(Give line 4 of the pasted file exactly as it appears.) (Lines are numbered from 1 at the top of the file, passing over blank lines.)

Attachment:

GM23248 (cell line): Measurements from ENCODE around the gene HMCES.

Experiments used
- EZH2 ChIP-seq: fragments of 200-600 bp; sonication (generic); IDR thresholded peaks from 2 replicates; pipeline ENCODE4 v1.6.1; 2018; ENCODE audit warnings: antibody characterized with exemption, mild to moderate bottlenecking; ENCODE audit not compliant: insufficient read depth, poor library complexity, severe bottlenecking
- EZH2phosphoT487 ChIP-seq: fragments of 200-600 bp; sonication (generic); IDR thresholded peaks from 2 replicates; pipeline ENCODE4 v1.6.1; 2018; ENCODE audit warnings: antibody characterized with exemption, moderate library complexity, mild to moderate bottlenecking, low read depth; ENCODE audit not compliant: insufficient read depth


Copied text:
- EZH2phosphoT487 ChIP-seq: fragments of 200-600 bp; sonication (generic); IDR thresholded peaks from 2 replicates; pipeline ENCODE4 v1.6.1; 2018; ENCODE audit warnings: antibody characterized with exemption, moderate library complexity, mild to moderate bottlenecking, low read depth; ENCODE audit not compliant: insufficient read depth